Girl Has Rusty Needle Removed From Head After Living With It for 11 Years

So desperate is the desire in China for a son that doctors believe relatives may have attempted to murder a baby girl by jamming a needle into her head. Her death would have allowed the parents to try again under the strict "one couple, one child" family planning policy.

But the little girl, who is 11, did not die. This week, doctors took her into surgery and removed the needle that they believe was the cause of the child’s mental disabilities.

Kuang Yongqin, deputy director of the neurosurgery department at a military hospital in the southwestern city of Chengdu, led the operation.

"This is evil," Kuang said afterwards.

The mother of Pingping (not her real name) said she had reported the case to the police and was planning to bring charges against family members who may have been responsible for the attempted murder of her daughter. Police had advised the mother, Yang Xiaohui, to keep the needle as well as a scan that showed the object buried in the head of her daughter.

Yang said she had been under great pressure to give birth to a son when she married Pingping’s father since he already had a daughter by his first wife. She aborted her first fetus after it was found to be a girl amid pressure from her mother-in-law. However, she went ahead and gave birth to Pingping.

She remembered that the baby barely cried after she was born, and then screamed non-stop for the entire fourth day of her life. She also ran a high fever and has been troubled by unexplained fevers ever since.

The couple moved to the booming east coast five years ago to work in the factories that are China’s workshop to the world and took their daughter to hospital when she had a very high temperature of 104 degrees. The doctors told her that they had found metal in her head.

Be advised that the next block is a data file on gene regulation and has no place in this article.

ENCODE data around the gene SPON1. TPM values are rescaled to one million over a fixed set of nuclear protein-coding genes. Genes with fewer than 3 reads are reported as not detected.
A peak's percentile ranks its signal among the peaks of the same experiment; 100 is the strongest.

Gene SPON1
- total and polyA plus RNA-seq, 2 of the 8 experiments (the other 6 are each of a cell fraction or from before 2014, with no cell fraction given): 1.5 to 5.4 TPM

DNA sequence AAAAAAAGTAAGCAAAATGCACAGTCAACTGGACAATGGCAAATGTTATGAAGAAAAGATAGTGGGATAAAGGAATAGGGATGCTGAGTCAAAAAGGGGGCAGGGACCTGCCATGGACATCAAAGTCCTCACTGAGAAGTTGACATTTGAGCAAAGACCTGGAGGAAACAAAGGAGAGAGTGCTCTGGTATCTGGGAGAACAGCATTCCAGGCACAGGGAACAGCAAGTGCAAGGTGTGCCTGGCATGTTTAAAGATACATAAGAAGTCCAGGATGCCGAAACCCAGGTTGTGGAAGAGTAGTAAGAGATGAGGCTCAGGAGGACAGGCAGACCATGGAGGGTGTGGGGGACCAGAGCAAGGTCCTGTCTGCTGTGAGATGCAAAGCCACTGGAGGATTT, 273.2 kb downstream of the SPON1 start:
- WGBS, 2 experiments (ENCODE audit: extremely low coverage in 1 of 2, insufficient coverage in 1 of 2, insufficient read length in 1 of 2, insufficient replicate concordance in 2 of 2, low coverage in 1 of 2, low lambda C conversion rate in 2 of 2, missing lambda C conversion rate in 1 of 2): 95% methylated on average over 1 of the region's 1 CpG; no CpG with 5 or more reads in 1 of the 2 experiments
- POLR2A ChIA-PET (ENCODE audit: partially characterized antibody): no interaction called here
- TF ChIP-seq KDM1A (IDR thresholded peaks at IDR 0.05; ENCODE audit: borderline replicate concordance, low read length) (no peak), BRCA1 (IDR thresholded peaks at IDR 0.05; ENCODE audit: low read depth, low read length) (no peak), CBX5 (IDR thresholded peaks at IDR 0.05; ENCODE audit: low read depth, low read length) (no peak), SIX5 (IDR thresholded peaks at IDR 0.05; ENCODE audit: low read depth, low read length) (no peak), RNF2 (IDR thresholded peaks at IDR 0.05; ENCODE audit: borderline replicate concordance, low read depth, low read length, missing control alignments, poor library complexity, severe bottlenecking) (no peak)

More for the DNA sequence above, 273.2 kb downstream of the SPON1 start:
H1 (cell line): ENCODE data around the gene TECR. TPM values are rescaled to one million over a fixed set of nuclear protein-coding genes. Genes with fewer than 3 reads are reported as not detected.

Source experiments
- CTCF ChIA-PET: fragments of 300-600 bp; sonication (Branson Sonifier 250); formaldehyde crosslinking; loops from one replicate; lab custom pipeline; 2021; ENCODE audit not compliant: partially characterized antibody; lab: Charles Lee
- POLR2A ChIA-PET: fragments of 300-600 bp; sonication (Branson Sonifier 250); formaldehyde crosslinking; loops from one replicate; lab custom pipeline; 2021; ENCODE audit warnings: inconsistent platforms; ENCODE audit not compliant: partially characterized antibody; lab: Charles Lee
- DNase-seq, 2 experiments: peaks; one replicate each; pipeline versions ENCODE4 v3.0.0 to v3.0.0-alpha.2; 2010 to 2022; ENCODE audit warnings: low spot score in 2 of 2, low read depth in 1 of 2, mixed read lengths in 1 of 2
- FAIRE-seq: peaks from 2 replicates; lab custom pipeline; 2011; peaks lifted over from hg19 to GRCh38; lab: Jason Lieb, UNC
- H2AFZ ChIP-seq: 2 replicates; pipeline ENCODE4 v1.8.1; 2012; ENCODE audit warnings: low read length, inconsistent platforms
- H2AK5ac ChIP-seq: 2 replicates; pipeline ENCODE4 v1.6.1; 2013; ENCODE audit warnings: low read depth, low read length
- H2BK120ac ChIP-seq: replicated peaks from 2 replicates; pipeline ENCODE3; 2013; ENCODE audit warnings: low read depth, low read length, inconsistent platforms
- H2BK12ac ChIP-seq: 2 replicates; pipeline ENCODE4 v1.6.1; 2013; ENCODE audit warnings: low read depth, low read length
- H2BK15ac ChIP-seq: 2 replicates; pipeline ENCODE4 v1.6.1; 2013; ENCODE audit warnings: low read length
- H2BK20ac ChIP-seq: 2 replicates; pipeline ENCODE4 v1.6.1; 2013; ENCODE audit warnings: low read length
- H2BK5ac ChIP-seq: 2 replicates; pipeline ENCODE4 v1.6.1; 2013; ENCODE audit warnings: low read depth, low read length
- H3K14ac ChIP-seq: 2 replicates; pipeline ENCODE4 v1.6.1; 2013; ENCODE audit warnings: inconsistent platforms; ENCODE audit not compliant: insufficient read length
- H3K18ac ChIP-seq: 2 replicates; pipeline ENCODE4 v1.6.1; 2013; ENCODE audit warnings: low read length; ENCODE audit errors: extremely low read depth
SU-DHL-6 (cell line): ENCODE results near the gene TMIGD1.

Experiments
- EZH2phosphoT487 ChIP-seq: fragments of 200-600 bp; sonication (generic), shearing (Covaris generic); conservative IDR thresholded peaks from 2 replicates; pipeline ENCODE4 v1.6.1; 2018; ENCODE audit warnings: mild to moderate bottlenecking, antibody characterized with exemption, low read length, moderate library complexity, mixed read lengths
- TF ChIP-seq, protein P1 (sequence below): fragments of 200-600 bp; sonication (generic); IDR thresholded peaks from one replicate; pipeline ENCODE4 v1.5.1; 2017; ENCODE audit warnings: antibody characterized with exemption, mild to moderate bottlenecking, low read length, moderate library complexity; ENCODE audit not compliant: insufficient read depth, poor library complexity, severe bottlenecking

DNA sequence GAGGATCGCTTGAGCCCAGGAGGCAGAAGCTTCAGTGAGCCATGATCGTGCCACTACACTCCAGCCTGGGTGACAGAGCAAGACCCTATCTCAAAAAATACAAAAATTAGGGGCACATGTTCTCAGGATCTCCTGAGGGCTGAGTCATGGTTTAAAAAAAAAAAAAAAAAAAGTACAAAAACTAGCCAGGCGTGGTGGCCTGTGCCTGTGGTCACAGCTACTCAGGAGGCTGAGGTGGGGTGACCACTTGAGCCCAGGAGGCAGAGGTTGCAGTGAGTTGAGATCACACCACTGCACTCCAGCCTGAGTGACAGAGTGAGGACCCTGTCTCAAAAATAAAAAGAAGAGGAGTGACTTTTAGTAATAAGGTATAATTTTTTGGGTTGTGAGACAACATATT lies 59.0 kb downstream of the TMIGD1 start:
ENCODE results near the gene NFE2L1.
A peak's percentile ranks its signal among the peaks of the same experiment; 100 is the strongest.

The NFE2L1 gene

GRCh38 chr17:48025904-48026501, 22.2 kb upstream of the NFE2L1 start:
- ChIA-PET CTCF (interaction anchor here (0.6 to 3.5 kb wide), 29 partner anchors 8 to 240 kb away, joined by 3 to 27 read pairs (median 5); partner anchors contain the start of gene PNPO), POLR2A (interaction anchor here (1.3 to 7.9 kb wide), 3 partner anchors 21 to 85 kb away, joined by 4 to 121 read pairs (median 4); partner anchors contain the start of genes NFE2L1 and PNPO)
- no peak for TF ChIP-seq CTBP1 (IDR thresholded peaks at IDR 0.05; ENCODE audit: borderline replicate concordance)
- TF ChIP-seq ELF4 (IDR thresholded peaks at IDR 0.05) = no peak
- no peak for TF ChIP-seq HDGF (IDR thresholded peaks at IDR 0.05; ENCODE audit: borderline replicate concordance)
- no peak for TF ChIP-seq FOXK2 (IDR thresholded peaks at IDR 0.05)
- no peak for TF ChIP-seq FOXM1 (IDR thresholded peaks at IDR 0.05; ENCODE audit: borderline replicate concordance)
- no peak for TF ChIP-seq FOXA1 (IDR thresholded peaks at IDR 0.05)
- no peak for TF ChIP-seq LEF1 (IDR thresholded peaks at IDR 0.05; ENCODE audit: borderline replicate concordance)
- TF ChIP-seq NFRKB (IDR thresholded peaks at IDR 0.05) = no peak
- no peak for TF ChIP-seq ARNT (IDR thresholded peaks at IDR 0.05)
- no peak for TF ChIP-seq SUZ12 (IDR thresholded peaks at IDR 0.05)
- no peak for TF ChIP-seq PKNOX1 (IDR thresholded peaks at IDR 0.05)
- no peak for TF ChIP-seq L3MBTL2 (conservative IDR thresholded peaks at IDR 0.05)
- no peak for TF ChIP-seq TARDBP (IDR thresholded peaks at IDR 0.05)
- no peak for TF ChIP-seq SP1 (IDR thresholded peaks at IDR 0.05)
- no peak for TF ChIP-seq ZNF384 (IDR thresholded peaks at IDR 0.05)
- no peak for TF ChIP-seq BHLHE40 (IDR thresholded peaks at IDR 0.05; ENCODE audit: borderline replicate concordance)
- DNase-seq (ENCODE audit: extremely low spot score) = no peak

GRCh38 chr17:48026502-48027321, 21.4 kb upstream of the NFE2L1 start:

Yang called her mother-in-law to ask her advice. The elder woman said: "How could she survive so long with metal in the head?"

Yang regarded that response as reasonable and made no further inquiries to the hospital, knowing that any surgery would be hugely costly in a country that offers no social welfare for rural residents.

Now, Yang said, she deeply regrets waiting all this time..

Instead, she did her best to teach her daughter to walk and to speak simple words such as "Mummy" and "Daddy". But Pingping has the mental age of a child of 3.

It was only when she tried to register her daughter at a kindergarten that doctors told her they had found a clear image of a needle inside her daughter’s brain and piercing a main blood vessel.

The needle was so firmly embedded in Pingping’s head and so rusty that doctors estimated it had been in place for at least ten years. They could not pull it out but had to remove it by slowly twisting it.

Hospital medical staff told The Times that Pingping was doing well, but it was unlikely she would recover from her mental disability.

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